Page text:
This Article establishes several key descriptive findings. First, since the 1980s, textualism has risen rapidly in state supreme court opinions. Second, this rise is primarily attributable …


S.B. H(8): Battle Of The Bills And Private Enforcement, Hailey Martin Mar 2024

S.B. H(8): Battle Of The Bills And Private Enforcement, Hailey Martin

University of Cincinnati Law Review

No abstract provided.


Dogma, Discrimination, And Doctrinal Disarray: A New Test To Define Harm Under Title Vii, Zach Islam Mar 2024

Dogma, Discrimination, And Doctrinal Disarray: A New Test To Define Harm Under Title Vii, Zach Islam

Brooklyn Law Review

Historically, federal courts have used the “adverse employment action” test in Title VII disparate treatment, disparate impact, and retaliation cases to determine whether a plaintiff has suffered adequate harm. This note argues that this approach is fundamentally flawed. At the outset, the test is a judicial power grab with no support in the statutory language. What is more, it fails to uphold the plain policy purposes for Title VII by largely ignoring evidence of discriminatory acts in the workplace that Congress sought to prevent in passing the statute. Consequently, Title VII plaintiffs get the short end of the stick with …


Accountability Courts In Georgia: Judges In The State Of Georgia Explain How They Have Been Empowered By Visionary Political And Judicial Leaders To Tackle Crime, Prison Population, Mental Illness, And Drug Dependency Through Service In Accountability Courts, W. James Sizemore Jr. Mar 2024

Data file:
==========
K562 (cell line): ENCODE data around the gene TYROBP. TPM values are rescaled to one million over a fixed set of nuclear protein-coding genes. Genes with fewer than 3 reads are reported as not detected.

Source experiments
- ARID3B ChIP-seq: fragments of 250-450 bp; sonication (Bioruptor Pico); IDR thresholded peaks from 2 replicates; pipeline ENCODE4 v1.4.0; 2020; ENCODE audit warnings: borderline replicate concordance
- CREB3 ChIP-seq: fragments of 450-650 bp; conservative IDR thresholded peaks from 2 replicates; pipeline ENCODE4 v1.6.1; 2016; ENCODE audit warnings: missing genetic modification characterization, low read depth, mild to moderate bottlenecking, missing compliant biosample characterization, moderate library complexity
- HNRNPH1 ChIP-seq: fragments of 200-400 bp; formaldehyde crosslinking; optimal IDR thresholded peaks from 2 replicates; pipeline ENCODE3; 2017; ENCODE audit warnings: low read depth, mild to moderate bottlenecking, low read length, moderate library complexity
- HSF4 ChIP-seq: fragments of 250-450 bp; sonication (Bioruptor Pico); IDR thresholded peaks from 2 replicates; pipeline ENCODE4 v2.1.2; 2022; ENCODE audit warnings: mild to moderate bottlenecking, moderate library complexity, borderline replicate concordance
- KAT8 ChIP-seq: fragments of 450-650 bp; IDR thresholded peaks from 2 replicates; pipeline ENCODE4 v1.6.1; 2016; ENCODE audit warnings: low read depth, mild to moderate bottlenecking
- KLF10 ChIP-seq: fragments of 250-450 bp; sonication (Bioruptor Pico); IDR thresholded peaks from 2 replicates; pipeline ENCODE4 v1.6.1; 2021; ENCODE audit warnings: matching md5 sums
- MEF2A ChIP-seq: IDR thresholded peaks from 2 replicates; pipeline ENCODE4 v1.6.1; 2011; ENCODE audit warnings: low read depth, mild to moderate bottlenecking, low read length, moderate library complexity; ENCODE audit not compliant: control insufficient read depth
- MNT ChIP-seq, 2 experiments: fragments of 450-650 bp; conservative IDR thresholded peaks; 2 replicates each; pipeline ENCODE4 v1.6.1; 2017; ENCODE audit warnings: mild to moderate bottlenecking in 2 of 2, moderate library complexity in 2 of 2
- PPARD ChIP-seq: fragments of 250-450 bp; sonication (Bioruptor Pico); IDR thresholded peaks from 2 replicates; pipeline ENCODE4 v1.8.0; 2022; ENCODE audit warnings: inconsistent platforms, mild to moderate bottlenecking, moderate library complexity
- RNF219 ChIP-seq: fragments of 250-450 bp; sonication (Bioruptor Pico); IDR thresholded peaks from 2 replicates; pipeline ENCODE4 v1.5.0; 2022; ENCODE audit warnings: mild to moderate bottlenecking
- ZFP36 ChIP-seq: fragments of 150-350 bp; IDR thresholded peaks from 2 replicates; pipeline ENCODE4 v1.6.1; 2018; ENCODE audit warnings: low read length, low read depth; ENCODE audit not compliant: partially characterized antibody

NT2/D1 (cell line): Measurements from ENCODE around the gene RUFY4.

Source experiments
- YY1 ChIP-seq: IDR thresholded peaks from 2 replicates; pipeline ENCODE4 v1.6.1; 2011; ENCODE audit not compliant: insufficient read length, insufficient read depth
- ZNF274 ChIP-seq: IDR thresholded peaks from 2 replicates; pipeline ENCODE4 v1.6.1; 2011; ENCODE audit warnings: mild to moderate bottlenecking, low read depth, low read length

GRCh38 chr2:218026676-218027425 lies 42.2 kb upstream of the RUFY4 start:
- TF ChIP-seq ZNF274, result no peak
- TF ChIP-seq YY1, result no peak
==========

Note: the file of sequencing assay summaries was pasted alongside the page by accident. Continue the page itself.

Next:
Accountability Courts In Georgia: Judges In The State Of Georgia Explain How They Have Been Empowered By Visionary Political And Judicial Leaders To Tackle Crime, Prison Population, Mental Illness, And Drug Dependency Through Service In Accountability Courts, W. James Sizemore Jr.

Mercer Law Review

Georgia leads the way nationally when it comes to promoting and funding the expansion of accountability courts (commonly called drug courts or mental health courts). The fact that the effort to expand such courts in Georgia was spearheaded by Republican Governor Nathan Deal is surprising to some. This article provides a peek behind the curtain at the massive judicial and political effort to make accountability courts an essential part of criminal justice reform in the State of Georgia.

The article begins with a brief look at the history of accountability courts in Georgia, specifically focusing on several Superior Court Judges …


No Need To Reinvent The Wheel: The Positive Relationship Between Green Technology And Patent Enforcement, Addison S. Fowler Feb 2024

No Need To Reinvent The Wheel: The Positive Relationship Between Green Technology And Patent Enforcement, Addison S. Fowler

Villanova Environmental Law Journal

No abstract provided.


Recent Developments In The Jurisprudence Concerning The Delimitation Of The Continental Shelf Beyond 200 Nautical Miles: Analysis Of The Mauritius/Maldives And Nicaragua V. Colombia Cases, Yoshifumi Tanaka Feb 2024

Recent Developments In The Jurisprudence Concerning The Delimitation Of The Continental Shelf Beyond 200 Nautical Miles: Analysis Of The Mauritius/Maldives And Nicaragua V. Colombia Cases, Yoshifumi Tanaka

International Law Studies

This article examines recent developments in the jurisprudence related to the delimitation of the continental shelf beyond 200 nautical miles by analyzing the Mauritius/Maldives and Nicaragua v. Colombia cases. The ITLOS Special Chamber in Mauritius/Maldives did not delimit the continental shelf beyond 200 nautical miles due to applying the standard of “significant uncertainty.” In this regard, the scope of and criterion for the standard of “significant uncertainty” merit discussion. The ICJ, in Nicaragua v. Colombia, identified a rule of customary international law that the continental shelf of a State beyond 200 nautical miles may not extend within 200 nautical miles …


The Problem Of Extravagant Inferences, Cass Sunstein Jan 2024

The Problem Of Extravagant Inferences, Cass Sunstein

Georgia Law Review